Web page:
3 Min. Read | Ambassadors
Kikkan Randall is a world-champion cross-country skier, and a trailblazing role model for female athletes around the world. After she retired in 2018, she faced her biggest challenge yet. With the love and support of her family, Kikkan was able to add cancer to the list of challenges she’s overcome in her lifetime. Now, when she’s not inspiring those facing the similar challenges or spending quality time outside with her son, she’s advocating for getting more people outside, onto skis and into living happier, healthier, more active lives.
What has been your most significant life moment or favorite outdoor experience this year?
Watching my son, Breck, get confident on a mountain bike and get excited about riding. We even studded his tires so that he could keep riding all winter. It’s our primary mode of transportation to and from school every day too!
Would you like to share any significant life/career updates?
I am a full year into my role as the Executive Director of the Nordic Skiing Association of Anchorage, which supports xc skiing for the city. It’s been a year of learning and getting reacquainted with the grassroots side of the sport. Now excited to see what I can do to help more people experience xc skiing and live healthy, active lives! Breck and I moved into a house really close to the trails, so we’ve been having fun exploring and doing so many adventures right from home.
“A fun trip outdoors doesn’t have to be fancy. Sometimes the most simple and spontaneous trips are the best.”
What projects or adventures do you have on the horizon that you’re most excited about?
I’m looking forward to participating in a new event this year called the “Ski de She”. It’s a weekend of skiing, learning, and fun being put on by the organizers of the Birkie ski race in Hayward, Wisconsin. The 3-day event features a women’s only ski race and plenty of time to move and meet new people. I love helping women discover their inner strengths through cross-country skiing, and this will be a fun opportunity to help beginners and advanced skiers alike.
What is your best advice for someone who wants to live an active life in the outdoors?
Grab your essentials and just go. A fun trip in the outdoors doesn’t have to be fancy to have a lot of fun. Sometimes the most simple and spontaneous trips are the best. Have your gear ready and accessible so you can take advantage of an opportunity at the spur of the moment. Also, meeting up with family or friends is a great motivator. Especially if the weather doesn’t look so encouraging, if you know your friends are waiting for you, it’s easier to rally. Then once you’re out there, time in the outdoors with friends is always more fun!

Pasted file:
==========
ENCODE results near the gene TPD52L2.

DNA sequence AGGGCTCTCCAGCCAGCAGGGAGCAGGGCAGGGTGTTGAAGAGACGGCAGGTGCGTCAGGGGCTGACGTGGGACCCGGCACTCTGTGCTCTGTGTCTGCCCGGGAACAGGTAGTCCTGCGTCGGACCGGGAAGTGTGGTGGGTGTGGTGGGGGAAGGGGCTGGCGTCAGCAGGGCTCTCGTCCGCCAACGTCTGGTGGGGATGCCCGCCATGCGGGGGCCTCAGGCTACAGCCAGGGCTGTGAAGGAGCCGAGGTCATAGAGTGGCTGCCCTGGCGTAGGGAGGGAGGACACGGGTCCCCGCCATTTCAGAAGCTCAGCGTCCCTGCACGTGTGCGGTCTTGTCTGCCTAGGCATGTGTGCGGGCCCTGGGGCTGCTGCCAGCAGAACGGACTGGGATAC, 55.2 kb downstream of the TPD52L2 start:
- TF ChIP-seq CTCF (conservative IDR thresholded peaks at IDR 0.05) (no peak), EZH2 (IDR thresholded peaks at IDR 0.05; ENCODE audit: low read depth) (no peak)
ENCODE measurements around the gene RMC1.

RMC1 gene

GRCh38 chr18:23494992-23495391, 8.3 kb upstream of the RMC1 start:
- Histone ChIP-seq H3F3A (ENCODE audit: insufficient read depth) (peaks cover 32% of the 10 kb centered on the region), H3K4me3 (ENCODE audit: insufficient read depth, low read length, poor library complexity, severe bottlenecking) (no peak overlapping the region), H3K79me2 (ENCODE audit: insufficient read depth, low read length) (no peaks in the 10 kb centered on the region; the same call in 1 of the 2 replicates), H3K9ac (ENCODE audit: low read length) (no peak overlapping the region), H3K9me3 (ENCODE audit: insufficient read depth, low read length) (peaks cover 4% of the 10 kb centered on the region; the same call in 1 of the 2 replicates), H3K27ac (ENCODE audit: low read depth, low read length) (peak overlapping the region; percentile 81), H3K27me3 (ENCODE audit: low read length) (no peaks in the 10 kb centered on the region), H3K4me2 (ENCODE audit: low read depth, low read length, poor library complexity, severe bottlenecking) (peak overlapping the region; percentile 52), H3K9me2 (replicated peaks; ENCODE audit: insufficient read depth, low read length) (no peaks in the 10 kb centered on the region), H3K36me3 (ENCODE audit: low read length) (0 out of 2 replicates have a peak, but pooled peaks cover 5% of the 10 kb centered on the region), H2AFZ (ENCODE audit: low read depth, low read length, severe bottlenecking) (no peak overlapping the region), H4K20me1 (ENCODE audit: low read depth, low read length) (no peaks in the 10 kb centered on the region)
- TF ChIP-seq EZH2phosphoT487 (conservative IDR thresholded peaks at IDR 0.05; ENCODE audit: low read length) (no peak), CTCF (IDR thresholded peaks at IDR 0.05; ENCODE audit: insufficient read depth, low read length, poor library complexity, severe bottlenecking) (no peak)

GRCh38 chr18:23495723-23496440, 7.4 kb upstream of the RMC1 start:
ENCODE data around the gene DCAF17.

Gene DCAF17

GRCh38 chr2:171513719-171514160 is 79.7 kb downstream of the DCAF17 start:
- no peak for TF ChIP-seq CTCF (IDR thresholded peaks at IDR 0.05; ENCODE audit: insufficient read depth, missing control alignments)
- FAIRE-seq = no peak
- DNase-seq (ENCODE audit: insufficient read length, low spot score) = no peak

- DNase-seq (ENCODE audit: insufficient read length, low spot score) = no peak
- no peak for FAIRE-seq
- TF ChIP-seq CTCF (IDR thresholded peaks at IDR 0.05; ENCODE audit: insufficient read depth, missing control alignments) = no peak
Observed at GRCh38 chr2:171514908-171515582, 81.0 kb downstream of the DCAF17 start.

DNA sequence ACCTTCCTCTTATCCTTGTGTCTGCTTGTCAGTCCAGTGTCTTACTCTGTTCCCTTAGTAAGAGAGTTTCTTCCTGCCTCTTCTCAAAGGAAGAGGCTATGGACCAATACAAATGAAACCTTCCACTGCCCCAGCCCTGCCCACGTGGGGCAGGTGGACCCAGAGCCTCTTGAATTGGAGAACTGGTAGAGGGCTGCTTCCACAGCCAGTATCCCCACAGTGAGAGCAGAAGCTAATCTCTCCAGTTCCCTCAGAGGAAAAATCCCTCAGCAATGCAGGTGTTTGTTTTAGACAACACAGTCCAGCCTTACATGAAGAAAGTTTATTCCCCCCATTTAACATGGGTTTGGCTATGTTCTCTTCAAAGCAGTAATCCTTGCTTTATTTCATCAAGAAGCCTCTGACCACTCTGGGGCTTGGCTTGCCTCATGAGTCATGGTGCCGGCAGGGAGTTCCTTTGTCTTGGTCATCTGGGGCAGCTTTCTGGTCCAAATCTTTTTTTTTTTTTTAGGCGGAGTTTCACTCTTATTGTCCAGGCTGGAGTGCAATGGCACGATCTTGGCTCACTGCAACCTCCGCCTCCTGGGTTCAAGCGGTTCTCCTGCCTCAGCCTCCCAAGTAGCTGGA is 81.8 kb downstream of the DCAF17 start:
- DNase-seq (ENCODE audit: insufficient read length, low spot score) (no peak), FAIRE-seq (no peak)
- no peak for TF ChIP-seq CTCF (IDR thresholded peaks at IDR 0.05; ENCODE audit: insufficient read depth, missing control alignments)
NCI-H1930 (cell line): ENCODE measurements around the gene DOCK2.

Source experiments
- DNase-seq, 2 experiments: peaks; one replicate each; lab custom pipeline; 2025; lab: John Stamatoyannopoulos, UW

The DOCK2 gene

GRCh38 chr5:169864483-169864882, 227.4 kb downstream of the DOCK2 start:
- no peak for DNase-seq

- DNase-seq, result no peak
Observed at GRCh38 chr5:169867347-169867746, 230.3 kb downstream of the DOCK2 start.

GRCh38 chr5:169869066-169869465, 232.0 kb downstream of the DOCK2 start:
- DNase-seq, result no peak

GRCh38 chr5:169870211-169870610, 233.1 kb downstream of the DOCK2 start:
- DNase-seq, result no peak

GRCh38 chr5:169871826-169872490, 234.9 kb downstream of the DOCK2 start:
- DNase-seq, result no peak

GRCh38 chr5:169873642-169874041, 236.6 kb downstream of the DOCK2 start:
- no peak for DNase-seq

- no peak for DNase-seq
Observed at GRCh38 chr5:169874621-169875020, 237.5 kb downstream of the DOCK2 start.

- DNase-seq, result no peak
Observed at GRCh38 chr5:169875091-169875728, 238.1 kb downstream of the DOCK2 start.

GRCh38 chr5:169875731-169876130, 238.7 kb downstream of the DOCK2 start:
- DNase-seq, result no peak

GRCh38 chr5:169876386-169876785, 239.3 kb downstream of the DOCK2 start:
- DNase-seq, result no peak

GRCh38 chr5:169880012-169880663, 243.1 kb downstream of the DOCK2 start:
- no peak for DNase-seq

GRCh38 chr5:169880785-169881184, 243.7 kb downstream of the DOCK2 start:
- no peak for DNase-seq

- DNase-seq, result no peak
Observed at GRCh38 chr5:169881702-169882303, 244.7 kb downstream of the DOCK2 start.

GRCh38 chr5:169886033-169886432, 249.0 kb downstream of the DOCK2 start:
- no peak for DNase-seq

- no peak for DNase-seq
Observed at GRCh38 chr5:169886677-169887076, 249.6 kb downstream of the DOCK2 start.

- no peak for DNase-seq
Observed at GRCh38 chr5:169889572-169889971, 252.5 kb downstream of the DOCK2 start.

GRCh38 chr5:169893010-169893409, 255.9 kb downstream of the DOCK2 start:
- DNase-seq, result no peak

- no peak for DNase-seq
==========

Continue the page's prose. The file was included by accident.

When faced with doubt or discouragement, how does time outdoors help you remain inspired and optimistic?
It always blows me away how I can turn the worst day or a bad mood right around with some time outdoors. I’m not sure if it’s the perspective shift from being out in the elements and terrain where everything feels more significant than yourself or just the feel of the wind, sun, rain, snow, or breeze on your face. Now that I work in an office most of the day, I need to remind myself to step outside to break up the time in front of the computer screen and to help reset my focus. Even 5 minutes outdoors can be a helpful reset.
You do a lot of work to help young people live active lives. What do you think is a unique developmental or personal benefit that kids and youth can only get through outdoor sports/activities?
What I love about kids is how much they learn through play. Nature and the outdoors are the perfect playgrounds. By being outside and moving through different terrain, encountering diverse weather conditions, and having an exploratory mindset, kids naturally develop essential life skills like resilience, patience, and drive. They develop physical strength and mental strength, all without really realizing it.
So many people wish they, like you, could push themselves out of their comfort zones. How should they start?
Pushing outside your comfort zone is a skill that can be built over time. The key is to start small and challenge yourself a little more each time. If we attempt to push too far too fast, it’s easy to get discouraged and want to retreat. Now that I am not training full-time anymore, I can relate to feeling uncomfortable with being uncomfortable. I need to stop comparing myself to what I used to be able to do and start at a level that is appropriate for me now. I set small goals for myself with an eye toward building up.
What's your favorite L.L.Bean Product?
I love my 850 Down Jacket. It’s a nice shade of raspberry pink and has come in handy on a diverse set of adventures. Whether it’s the insulation I need to stay warm while I’m skiing along with my son Breck at 5 deg F or sitting around a campfire with some girlfriends, that jacket does the trick!